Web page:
By Jo Calhoun
It can be a shock for a parent to discover that all is not well at college for a formerly high-achieving student. It’s common, though, for first-year students to struggle — a little or a lot — as they adjust to college life and work.
It’s so important to stay in touch with your students, to sense what they are saying and what they are not saying. Has their communication with you changed?
Students who are not doing well often “go AWOL.” Not wanting to disappoint you, they present things in the best light, avoid bad news, or simply stop calling. Sometimes a student’s failure to thrive only comes to light after a term of failing grades is recorded in permanent ink on the transcript.
If you sense something isn’t right, act on your instinct. Create opportunities for your student to open up to you, and to accept your help. Ask open-ended questions — leave space in conversations for them to share their struggles. You don’t need to rush in and rescue but you can help your student strategize and identify resources. Give her confidence that she can navigate her struggles successfully. She can!
Here is a quick look at some of the reasons students struggle, ways parents can help, and my thoughts on dropping a course.
Poor secondary preparation. Even the strongest entering freshmen can falter if they are from under-resourced school districts. Students do catch up. They just need time — and help from professors.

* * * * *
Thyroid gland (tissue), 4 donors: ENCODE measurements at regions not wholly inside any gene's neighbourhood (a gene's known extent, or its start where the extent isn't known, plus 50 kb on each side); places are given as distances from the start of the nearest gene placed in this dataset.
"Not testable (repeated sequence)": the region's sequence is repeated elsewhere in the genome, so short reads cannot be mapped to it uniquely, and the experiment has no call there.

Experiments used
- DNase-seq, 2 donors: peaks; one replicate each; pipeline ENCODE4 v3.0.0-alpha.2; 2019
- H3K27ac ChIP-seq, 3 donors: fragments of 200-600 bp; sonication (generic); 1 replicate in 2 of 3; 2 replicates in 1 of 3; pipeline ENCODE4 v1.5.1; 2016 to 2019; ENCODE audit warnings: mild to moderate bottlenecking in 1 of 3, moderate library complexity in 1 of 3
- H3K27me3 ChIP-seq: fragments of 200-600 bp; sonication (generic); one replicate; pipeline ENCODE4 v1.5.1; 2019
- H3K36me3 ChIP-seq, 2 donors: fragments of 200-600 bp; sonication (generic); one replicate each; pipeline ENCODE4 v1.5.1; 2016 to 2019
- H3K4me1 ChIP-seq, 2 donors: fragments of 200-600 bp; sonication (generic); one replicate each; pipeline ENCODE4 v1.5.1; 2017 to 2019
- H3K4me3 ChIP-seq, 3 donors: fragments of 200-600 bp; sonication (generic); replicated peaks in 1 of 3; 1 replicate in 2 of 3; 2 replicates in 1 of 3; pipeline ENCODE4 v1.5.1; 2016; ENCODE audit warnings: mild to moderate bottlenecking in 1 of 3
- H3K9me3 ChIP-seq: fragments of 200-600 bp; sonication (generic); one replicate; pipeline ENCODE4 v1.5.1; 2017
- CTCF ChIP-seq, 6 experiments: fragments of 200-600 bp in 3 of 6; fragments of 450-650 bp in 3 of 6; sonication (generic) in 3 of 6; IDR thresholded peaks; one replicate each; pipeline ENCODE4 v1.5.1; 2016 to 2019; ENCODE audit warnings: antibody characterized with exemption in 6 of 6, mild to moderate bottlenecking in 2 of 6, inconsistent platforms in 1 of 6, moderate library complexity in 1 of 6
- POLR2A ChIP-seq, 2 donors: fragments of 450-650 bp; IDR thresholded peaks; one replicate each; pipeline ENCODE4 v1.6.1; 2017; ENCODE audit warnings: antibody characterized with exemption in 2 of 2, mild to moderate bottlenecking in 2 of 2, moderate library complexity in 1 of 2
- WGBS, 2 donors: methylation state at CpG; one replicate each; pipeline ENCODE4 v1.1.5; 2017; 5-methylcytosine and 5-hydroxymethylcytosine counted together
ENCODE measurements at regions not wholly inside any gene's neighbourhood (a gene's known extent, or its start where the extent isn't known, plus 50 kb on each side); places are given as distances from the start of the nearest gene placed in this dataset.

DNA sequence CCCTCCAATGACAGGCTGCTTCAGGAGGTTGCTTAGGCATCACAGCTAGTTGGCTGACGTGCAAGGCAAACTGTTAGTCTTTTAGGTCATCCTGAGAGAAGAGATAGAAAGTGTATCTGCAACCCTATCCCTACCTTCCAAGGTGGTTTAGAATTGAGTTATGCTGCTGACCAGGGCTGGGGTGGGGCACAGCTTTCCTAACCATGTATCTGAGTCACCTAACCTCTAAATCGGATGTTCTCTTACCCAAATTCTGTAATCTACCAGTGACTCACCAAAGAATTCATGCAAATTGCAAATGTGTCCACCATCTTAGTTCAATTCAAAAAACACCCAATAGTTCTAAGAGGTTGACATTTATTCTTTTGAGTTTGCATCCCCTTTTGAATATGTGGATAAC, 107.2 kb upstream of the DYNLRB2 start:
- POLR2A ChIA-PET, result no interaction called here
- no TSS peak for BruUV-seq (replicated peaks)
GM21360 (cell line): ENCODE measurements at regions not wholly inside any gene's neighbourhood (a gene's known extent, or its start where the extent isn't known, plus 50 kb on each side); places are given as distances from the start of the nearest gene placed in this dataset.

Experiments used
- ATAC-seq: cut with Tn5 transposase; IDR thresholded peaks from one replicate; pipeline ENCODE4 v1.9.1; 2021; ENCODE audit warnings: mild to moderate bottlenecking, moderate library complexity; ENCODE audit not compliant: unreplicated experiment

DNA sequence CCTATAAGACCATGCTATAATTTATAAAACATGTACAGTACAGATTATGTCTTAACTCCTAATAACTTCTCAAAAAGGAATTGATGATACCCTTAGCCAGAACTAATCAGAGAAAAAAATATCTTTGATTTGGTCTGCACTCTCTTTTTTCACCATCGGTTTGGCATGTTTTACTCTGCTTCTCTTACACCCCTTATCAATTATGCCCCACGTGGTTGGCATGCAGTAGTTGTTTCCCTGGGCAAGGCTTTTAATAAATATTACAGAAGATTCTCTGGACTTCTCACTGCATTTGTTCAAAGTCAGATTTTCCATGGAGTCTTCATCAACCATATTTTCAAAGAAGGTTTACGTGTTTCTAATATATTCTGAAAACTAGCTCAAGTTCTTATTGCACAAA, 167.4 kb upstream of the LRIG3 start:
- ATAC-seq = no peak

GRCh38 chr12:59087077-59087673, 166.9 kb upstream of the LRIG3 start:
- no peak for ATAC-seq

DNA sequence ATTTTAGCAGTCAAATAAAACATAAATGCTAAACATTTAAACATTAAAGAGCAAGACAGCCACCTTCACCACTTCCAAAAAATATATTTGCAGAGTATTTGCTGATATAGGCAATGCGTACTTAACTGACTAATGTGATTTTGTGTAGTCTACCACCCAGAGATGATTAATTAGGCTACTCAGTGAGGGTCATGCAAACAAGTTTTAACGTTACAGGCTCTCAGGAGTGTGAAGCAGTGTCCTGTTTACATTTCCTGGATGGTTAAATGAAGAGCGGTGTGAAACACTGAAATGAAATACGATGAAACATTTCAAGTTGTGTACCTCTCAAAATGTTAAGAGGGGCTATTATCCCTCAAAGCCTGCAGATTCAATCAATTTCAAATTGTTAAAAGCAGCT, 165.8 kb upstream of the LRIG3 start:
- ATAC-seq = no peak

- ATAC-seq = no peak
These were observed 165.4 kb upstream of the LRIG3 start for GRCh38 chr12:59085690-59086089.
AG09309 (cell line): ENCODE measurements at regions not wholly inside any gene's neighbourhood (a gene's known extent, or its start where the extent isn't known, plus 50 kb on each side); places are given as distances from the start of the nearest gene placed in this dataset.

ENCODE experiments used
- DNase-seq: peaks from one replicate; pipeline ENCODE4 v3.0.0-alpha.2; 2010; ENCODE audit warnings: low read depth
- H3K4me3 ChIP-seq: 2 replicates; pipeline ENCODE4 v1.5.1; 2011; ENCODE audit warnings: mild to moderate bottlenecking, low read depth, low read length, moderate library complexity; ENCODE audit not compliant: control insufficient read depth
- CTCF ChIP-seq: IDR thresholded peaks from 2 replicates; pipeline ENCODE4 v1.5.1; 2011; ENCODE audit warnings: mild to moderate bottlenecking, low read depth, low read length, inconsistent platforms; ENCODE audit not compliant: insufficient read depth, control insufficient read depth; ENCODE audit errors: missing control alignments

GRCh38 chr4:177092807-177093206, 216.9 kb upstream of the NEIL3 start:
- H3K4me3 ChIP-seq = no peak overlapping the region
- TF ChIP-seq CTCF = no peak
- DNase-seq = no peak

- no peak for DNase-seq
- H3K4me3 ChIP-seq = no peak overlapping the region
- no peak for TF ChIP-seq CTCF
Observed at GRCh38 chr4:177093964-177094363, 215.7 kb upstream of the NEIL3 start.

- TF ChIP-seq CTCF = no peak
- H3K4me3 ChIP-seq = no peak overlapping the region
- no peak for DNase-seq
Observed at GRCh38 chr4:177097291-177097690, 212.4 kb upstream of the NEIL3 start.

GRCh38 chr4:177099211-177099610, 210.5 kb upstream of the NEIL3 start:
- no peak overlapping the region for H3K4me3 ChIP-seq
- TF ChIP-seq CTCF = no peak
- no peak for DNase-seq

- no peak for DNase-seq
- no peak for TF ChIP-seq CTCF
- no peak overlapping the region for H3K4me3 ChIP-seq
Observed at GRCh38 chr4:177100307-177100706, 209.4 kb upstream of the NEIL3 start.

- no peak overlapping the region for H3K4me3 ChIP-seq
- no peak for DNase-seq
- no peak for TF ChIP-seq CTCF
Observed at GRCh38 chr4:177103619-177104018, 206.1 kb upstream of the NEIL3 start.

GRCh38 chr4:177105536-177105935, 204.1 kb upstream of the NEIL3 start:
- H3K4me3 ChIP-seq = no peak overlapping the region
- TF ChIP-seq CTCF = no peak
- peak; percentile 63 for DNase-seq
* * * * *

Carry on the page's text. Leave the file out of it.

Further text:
Goals vs. strengths mismatch. Has your student wanted to be a doctor since kindergarten? That’s great, if he excels in biology, chemistry, and math. But sometimes early career aspirations are a holdover of unexamined childhood dreams. The aspiring doctor may discover a passion and aptitude for poetry or anthropology in college. There’s a time to let the sciences go, and a time to set aside family expectations.
Familiarity vs. mastery. Being familiar with course content is often enough at the high school level. College professors, on the other hand, expect mastery of the material. That requires both more hours and different study strategies.
No E for effort. In high school, students are more likely to be given the benefit of the doubt grade-wise if they show effort. This doesn’t continue in college. Students are evaluated on the finished product, not the amount of effort spent.
Poor time management. First time away from home? Too many temptations? It takes students a while to realize how much study time is required. Two to three hours per hour of class time is a good rule of thumb.
Skipping class. Students are much more closely monitored in high school. Once they’re in college, if they want to sleep in, who’s to stop them? It is rare for a student who attends every class session to fail a class.
Substance use and abuse. Students often don’t recognize the effects of alcohol and drugs on their coursework in terms of decreased motivation, fatigue, and lack of mental clarity.
Depression or anxiety. Both are common among college students; both can impair a student’s ability to stay on a schedule, focus, and complete academic work.
Dropping a course can be a strategy rather than a tragedy. Schools offer multiple ways for students to catch up and stay on track for graduation, so parents shouldn’t panic at this prospect. However, there is a lot to consider and research before your student drops a class — here are key parental talking points.
Insist that your student meet with the professor.
Evaluate the consequences.
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